Take the grandmother's dressmaking workroom in the rue Saint-Denis, with its seamstresses and its 'young and outrageous girls'. What does this recall? And of course, yes, the rue Saint-Denis appears a decade or so later, and similarly, in A Family Romance. See an earlier post here.

Saturday 25 November 2017

Adolphe by Benjamin Constant

I'm planning a reread of Providence, which makes use of Adolphe, but let me consider Constant's 1816 novel from another angle:
...he thought he might have done better, even prospered, in another era, or even another place, where the natives, the citizens, were more helpful, more curious, and indeed more candid. He longed to have lived in one of those confessional novels he had read as a young man - The Sorrows of Young Werther, Adolphe - in which whole lives were vouchsafed to the reader, with all their shame, yet as if there were no shame in the telling. Here, now, one was consciously checked by a sort of willed opacity, a social niceness that stalled one's attempts to make real contact.
Brookner, Strangers, Ch. 7

As Brookner said in interview, Adolphe is the story of a moral catastrophe; it's about what you do when you're the cause of a disaster. Adolphe is a bored, ennui-laden young man: he decides the time has come for him to fall in love. He chooses his woman, the mistress of an aristocrat, and she returns his simulated affection - which soon and suddenly becomes the real thing. The 'magic of love' is his, a feeling 'closely allied to religion'.

The woman, Ellenore, leaves her Count, and this is where the problems really begin. Adolphe fast falls out of love, though Ellenore remains devoted - or dependent. He suffers regret, mistakes pity for love, laments his squandered youth, longs to escape, and all the while the years pass by. He's stuck with Ellenore, and she's ten years older, and her attractions for Adolphe can only fade. The novel is unsparing in its presentation of differing male and female desires and expectations. The novel is also about guilt: 'I had crushed the one who loved me, broken this heart which like a twin soul had been unfailingly devoted to mine in tireless affection, and already I was overcome by loneliness.' This is the disaster Brookner speaks of, and naturally there's no good ending.

Adolphe is fairly autobiographical, and this is probably why it's a difficult read: the material hasn't been fully shaped; the story is raw and perhaps therefore rather shocking. There is no payoff: no lesson learnt, no satisfying moment of clarity - though there's one effort in the direction of an epiphany, a Caspar David Friedrich moment ('Daylight was waning, the sky was still, the countryside was becoming deserted) that relieves the narrator a little of his self-absorption but ultimately leads nowhere.

Brookner once spoke of a (male) reader who said to her something like 'You write French novels, don't you?' She took it as a high compliment. One can see what was meant. Adolphe, not just in its subject matter and its psychological intensity, is Brooknerian in its style too: its tendency to show rather than tell; even little things like the habit Brookner has in some of her early novels of not paragraphing direct speech.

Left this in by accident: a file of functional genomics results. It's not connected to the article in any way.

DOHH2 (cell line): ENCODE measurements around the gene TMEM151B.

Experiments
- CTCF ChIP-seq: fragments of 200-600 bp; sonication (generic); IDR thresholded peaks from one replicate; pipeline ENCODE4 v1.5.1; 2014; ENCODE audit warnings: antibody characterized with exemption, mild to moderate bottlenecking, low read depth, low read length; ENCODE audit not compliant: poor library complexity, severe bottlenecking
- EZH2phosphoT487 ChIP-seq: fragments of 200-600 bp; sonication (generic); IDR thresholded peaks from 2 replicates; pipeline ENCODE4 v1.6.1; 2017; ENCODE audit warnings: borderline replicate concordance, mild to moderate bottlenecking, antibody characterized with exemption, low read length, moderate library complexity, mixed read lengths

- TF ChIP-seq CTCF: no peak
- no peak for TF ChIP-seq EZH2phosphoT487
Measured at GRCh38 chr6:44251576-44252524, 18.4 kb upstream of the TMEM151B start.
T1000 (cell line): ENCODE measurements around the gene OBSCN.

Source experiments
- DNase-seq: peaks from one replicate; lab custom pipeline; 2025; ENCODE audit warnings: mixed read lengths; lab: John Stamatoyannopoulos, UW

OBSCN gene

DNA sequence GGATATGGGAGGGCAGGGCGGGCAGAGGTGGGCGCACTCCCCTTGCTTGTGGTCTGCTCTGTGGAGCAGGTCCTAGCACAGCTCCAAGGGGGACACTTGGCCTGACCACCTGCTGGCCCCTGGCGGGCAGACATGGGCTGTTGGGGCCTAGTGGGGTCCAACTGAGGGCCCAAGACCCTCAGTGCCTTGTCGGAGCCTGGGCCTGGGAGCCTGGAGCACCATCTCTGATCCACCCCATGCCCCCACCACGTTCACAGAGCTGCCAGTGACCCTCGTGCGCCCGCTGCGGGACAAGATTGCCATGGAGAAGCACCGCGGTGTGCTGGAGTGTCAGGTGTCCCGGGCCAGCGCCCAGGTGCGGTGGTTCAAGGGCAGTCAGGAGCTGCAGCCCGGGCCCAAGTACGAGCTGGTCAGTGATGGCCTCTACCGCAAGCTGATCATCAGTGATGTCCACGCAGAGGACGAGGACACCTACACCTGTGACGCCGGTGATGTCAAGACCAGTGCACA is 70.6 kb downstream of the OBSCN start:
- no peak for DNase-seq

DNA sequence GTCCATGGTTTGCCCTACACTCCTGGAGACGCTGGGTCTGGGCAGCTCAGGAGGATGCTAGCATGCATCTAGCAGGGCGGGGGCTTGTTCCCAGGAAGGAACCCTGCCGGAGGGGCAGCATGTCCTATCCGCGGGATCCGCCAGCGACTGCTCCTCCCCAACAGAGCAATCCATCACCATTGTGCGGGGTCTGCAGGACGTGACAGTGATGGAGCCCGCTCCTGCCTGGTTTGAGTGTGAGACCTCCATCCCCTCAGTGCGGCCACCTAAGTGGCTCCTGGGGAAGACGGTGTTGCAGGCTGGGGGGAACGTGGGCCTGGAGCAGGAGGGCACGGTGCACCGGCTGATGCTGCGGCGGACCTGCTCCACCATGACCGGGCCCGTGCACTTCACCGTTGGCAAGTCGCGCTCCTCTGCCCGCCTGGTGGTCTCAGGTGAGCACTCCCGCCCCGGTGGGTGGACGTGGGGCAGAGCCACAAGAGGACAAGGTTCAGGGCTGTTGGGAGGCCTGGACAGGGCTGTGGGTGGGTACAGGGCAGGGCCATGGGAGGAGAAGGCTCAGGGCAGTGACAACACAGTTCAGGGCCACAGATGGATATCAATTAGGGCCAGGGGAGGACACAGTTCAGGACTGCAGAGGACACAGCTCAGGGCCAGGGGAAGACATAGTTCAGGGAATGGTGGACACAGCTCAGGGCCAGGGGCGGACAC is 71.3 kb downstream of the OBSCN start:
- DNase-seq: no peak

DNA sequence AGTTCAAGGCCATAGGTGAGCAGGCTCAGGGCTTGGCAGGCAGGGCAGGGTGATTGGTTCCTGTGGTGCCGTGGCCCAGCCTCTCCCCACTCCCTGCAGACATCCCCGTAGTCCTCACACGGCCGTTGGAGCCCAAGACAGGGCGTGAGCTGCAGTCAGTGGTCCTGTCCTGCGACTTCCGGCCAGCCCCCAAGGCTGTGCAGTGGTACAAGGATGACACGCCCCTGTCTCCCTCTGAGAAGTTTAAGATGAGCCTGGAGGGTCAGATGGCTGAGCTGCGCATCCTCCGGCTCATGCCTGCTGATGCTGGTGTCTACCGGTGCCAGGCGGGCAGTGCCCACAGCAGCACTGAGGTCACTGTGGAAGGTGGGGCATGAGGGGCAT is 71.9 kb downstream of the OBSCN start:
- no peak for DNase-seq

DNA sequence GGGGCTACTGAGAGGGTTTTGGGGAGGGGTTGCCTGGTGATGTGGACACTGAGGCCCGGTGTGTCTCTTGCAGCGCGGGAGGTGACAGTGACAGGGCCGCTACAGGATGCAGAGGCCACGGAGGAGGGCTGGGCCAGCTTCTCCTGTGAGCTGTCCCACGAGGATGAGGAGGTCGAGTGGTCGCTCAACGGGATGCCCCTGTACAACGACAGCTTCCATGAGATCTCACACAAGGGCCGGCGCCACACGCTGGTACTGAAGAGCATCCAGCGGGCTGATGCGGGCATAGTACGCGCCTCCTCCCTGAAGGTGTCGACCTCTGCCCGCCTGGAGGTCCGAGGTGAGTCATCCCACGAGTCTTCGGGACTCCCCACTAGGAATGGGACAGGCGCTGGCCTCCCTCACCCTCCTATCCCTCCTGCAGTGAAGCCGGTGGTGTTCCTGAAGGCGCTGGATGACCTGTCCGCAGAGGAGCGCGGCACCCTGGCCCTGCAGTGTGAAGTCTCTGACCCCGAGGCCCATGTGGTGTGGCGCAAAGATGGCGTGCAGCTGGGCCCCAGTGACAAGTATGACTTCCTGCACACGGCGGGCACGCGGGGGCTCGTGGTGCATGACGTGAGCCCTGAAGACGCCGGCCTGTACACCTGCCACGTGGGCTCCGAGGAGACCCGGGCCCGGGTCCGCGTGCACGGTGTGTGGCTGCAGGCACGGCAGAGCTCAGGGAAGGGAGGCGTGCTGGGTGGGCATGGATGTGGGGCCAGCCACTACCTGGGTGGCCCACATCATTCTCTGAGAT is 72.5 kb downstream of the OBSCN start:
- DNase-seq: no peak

Not having picked up Providence for some time, I'll be interested to see how my revisiting of Brookner's second novel is informed by reading Constant's Adolphe.

Thursday 23 November 2017

Or The Whale

The 'great flood-gates of the wonder-world' are swung open: the reader is 'world-wandering' like the crew of the Pequod through the 'lashed sea's landlessness': 'How I snuffed that Tartar air! - how I spurned that turnpike earth!'

I do not read only Anita Brookner. I like to have, in the background, a monumental, old, preferably nineteenth-century novel on the go. This has long been my habit. I don't think any of us would really cope if we were actually transported back to that long-lost time, but I like to think some of us would know some of the ropes.

Moby-Dick, or The Whale, which I'm about a third of the way through, is a departure for me. It reads like Dickens, Joyce and Shakespeare. It's a deeply strange and addictive book. It's also very straightforward, with, as Martin Amis says in his recent essay collection, an enormous amount of padding. It's highly literary ('I have swam [sic] through libraries and sailed through oceans') - as well as being obviously authentic. It has breathtaking language and some astonishing flights of fancy. Last night I read a passage in which the narrator wondered whether the same whale might be capable of being in different oceans simultaneously. I wasn't expecting theoretical physics.

I take the novel slowly, look forward to it. I'm just so pleased to have discovered something new. And one other thing: like many great novels it focuses on a little enclosed world. Greatly to my surprise, it's very cosy.

Tuesday 21 November 2017

Fraud: Closing Remarks

Some final comments on Brookner's Fraud: